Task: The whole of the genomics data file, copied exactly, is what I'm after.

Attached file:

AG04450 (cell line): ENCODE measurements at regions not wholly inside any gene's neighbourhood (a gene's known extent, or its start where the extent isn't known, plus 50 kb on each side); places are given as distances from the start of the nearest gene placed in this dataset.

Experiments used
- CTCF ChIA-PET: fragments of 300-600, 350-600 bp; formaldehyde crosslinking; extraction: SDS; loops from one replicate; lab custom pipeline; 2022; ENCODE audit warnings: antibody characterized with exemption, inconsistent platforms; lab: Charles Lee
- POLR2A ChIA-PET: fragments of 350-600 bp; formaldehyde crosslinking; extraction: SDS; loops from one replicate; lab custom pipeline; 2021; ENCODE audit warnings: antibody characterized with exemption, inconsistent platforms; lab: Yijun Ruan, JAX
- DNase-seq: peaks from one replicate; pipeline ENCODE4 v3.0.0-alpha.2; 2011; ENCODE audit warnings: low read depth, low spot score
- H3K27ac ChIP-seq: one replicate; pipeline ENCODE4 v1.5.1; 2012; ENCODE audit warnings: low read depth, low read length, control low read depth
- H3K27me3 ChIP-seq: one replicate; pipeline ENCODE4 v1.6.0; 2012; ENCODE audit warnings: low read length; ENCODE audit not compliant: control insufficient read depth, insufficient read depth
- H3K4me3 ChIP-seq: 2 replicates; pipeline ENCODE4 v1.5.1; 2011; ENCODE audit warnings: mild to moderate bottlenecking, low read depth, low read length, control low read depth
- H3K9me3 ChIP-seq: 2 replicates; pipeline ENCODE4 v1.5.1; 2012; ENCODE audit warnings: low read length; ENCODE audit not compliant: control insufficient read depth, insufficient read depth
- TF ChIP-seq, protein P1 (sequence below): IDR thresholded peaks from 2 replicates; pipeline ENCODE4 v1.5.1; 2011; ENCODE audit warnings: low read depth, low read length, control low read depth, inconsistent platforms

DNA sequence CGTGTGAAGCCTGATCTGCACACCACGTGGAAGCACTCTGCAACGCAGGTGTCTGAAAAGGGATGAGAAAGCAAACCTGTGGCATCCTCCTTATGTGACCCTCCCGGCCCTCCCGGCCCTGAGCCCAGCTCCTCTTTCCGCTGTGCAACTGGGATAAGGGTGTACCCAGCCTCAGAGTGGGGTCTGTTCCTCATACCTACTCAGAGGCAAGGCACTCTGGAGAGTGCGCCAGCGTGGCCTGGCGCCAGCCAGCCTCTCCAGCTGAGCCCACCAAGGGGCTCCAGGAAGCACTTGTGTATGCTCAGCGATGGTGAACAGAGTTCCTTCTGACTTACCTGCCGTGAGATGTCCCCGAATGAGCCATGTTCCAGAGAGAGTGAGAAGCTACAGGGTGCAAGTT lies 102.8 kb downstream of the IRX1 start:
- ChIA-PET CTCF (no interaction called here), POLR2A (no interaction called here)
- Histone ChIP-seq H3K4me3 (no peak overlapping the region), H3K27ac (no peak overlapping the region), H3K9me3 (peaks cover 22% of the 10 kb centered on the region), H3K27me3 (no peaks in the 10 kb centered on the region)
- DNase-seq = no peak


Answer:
AG04450 (cell line): ENCODE measurements at regions not wholly inside any gene's neighbourhood (a gene's known extent, or its start where the extent isn't known, plus 50 kb on each side); places are given as distances from the start of the nearest gene placed in this dataset.

Experiments used
- CTCF ChIA-PET: fragments of 300-600, 350-600 bp; formaldehyde crosslinking; extraction: SDS; loops from one replicate; lab custom pipeline; 2022; ENCODE audit warnings: antibody characterized with exemption, inconsistent platforms; lab: Charles Lee
- POLR2A ChIA-PET: fragments of 350-600 bp; formaldehyde crosslinking; extraction: SDS; loops from one replicate; lab custom pipeline; 2021; ENCODE audit warnings: antibody characterized with exemption, inconsistent platforms; lab: Yijun Ruan, JAX
- DNase-seq: peaks from one replicate; pipeline ENCODE4 v3.0.0-alpha.2; 2011; ENCODE audit warnings: low read depth, low spot score
- H3K27ac ChIP-seq: one replicate; pipeline ENCODE4 v1.5.1; 2012; ENCODE audit warnings: low read depth, low read length, control low read depth
- H3K27me3 ChIP-seq: one replicate; pipeline ENCODE4 v1.6.0; 2012; ENCODE audit warnings: low read length; ENCODE audit not compliant: control insufficient read depth, insufficient read depth
- H3K4me3 ChIP-seq: 2 replicates; pipeline ENCODE4 v1.5.1; 2011; ENCODE audit warnings: mild to moderate bottlenecking, low read depth, low read length, control low read depth
- H3K9me3 ChIP-seq: 2 replicates; pipeline ENCODE4 v1.5.1; 2012; ENCODE audit warnings: low read length; ENCODE audit not compliant: control insufficient read depth, insufficient read depth
- TF ChIP-seq, protein P1 (sequence below): IDR thresholded peaks from 2 replicates; pipeline ENCODE4 v1.5.1; 2011; ENCODE audit warnings: low read depth, low read length, control low read depth, inconsistent platforms

DNA sequence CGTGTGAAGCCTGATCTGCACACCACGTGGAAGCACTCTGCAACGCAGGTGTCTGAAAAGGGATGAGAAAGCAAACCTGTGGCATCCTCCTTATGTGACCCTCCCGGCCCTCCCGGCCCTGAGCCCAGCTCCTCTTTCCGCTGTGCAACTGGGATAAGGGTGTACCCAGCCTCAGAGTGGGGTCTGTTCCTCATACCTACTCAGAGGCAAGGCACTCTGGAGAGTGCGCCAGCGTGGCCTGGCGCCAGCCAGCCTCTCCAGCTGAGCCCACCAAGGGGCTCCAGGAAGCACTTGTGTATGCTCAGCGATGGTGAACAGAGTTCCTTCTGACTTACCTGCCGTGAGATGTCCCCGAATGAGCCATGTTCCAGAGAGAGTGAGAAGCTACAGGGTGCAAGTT lies 102.8 kb downstream of the IRX1 start:
- ChIA-PET CTCF (no interaction called here), POLR2A (no interaction called here)
- Histone ChIP-seq H3K4me3 (no peak overlapping the region), H3K27ac (no peak overlapping the region), H3K9me3 (peaks cover 22% of the 10 kb centered on the region), H3K27me3 (no peaks in the 10 kb centered on the region)
- DNase-seq = no peak